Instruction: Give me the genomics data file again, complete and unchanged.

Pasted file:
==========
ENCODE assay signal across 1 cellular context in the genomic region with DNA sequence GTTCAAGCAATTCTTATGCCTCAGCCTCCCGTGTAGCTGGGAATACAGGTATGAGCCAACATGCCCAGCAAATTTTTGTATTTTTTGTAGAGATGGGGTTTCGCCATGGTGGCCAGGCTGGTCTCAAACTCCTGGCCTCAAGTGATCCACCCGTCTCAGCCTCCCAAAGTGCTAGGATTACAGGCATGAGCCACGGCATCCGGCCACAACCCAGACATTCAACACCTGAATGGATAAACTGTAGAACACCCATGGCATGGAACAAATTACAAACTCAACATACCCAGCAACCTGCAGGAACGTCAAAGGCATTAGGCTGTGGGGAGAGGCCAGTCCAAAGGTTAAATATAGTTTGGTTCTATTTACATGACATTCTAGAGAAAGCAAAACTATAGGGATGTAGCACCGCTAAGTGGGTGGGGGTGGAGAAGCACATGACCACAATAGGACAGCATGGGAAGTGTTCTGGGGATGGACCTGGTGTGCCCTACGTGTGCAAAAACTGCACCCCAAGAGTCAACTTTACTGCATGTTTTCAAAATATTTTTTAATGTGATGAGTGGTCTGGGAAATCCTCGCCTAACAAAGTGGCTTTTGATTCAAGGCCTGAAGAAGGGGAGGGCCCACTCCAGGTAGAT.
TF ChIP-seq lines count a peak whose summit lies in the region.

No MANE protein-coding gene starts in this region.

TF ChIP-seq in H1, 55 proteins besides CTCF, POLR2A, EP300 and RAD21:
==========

ENCODE assay signal across 1 cellular context in the genomic region with DNA sequence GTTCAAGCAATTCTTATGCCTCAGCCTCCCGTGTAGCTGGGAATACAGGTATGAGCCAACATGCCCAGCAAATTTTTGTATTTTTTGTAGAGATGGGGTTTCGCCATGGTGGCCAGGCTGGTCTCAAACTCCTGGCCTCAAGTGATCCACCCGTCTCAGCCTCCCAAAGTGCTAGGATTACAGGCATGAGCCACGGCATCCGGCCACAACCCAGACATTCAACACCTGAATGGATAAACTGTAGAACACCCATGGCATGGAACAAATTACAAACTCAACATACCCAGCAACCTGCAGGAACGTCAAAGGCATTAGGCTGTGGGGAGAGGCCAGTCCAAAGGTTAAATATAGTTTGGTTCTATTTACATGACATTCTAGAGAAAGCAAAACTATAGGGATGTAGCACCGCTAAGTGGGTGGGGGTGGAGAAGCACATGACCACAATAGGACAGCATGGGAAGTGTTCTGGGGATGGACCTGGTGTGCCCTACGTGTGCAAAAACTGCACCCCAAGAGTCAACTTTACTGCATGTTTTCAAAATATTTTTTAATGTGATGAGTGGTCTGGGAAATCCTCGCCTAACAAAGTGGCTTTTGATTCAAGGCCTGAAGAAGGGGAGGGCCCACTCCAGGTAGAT.
TF ChIP-seq lines count a peak whose summit lies in the region.

No MANE protein-coding gene starts in this region.

TF ChIP-seq in H1, 55 proteins besides CTCF, POLR2A, EP300 and RAD21: